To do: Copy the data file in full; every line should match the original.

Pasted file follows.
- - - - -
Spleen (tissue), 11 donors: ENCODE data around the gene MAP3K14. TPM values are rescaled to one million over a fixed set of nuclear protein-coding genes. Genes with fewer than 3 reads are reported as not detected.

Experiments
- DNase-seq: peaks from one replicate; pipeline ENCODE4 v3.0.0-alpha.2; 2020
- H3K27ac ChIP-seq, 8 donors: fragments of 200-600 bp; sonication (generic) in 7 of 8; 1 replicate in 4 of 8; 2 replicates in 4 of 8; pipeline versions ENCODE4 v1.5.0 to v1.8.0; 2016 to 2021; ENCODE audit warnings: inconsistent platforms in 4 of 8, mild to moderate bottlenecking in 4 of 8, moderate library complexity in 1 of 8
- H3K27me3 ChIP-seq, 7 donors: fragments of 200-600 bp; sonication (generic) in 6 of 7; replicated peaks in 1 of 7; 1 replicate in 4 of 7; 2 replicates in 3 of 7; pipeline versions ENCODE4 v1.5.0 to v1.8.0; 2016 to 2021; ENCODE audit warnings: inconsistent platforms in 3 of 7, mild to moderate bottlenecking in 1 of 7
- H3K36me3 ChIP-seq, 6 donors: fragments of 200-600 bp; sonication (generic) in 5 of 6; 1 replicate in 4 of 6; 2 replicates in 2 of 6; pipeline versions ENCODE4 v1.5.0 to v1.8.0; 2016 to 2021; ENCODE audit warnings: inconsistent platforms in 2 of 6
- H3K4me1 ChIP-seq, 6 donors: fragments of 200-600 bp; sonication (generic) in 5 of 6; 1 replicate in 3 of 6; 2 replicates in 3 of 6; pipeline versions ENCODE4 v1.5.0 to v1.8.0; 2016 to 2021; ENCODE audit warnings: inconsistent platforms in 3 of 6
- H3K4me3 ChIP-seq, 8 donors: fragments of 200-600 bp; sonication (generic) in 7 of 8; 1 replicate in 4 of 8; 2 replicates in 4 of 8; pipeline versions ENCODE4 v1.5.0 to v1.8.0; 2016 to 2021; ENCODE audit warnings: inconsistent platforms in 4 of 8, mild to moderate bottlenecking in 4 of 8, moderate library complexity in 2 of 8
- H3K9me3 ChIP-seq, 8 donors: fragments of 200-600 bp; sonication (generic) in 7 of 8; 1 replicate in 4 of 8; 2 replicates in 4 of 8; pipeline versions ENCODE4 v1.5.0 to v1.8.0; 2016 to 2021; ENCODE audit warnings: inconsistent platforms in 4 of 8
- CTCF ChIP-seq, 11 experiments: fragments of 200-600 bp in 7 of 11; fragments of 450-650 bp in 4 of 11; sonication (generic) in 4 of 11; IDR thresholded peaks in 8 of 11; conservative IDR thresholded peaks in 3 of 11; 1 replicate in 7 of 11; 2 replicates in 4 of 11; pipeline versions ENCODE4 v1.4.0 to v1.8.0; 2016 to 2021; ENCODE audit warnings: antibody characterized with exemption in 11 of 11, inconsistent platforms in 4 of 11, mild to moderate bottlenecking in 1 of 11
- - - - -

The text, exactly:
Spleen (tissue), 11 donors: ENCODE data around the gene MAP3K14. TPM values are rescaled to one million over a fixed set of nuclear protein-coding genes. Genes with fewer than 3 reads are reported as not detected.

Experiments
- DNase-seq: peaks from one replicate; pipeline ENCODE4 v3.0.0-alpha.2; 2020
- H3K27ac ChIP-seq, 8 donors: fragments of 200-600 bp; sonication (generic) in 7 of 8; 1 replicate in 4 of 8; 2 replicates in 4 of 8; pipeline versions ENCODE4 v1.5.0 to v1.8.0; 2016 to 2021; ENCODE audit warnings: inconsistent platforms in 4 of 8, mild to moderate bottlenecking in 4 of 8, moderate library complexity in 1 of 8
- H3K27me3 ChIP-seq, 7 donors: fragments of 200-600 bp; sonication (generic) in 6 of 7; replicated peaks in 1 of 7; 1 replicate in 4 of 7; 2 replicates in 3 of 7; pipeline versions ENCODE4 v1.5.0 to v1.8.0; 2016 to 2021; ENCODE audit warnings: inconsistent platforms in 3 of 7, mild to moderate bottlenecking in 1 of 7
- H3K36me3 ChIP-seq, 6 donors: fragments of 200-600 bp; sonication (generic) in 5 of 6; 1 replicate in 4 of 6; 2 replicates in 2 of 6; pipeline versions ENCODE4 v1.5.0 to v1.8.0; 2016 to 2021; ENCODE audit warnings: inconsistent platforms in 2 of 6
- H3K4me1 ChIP-seq, 6 donors: fragments of 200-600 bp; sonication (generic) in 5 of 6; 1 replicate in 3 of 6; 2 replicates in 3 of 6; pipeline versions ENCODE4 v1.5.0 to v1.8.0; 2016 to 2021; ENCODE audit warnings: inconsistent platforms in 3 of 6
- H3K4me3 ChIP-seq, 8 donors: fragments of 200-600 bp; sonication (generic) in 7 of 8; 1 replicate in 4 of 8; 2 replicates in 4 of 8; pipeline versions ENCODE4 v1.5.0 to v1.8.0; 2016 to 2021; ENCODE audit warnings: inconsistent platforms in 4 of 8, mild to moderate bottlenecking in 4 of 8, moderate library complexity in 2 of 8
- H3K9me3 ChIP-seq, 8 donors: fragments of 200-600 bp; sonication (generic) in 7 of 8; 1 replicate in 4 of 8; 2 replicates in 4 of 8; pipeline versions ENCODE4 v1.5.0 to v1.8.0; 2016 to 2021; ENCODE audit warnings: inconsistent platforms in 4 of 8
- CTCF ChIP-seq, 11 experiments: fragments of 200-600 bp in 7 of 11; fragments of 450-650 bp in 4 of 11; sonication (generic) in 4 of 11; IDR thresholded peaks in 8 of 11; conservative IDR thresholded peaks in 3 of 11; 1 replicate in 7 of 11; 2 replicates in 4 of 11; pipeline versions ENCODE4 v1.4.0 to v1.8.0; 2016 to 2021; ENCODE audit warnings: antibody characterized with exemption in 11 of 11, inconsistent platforms in 4 of 11, mild to moderate bottlenecking in 1 of 11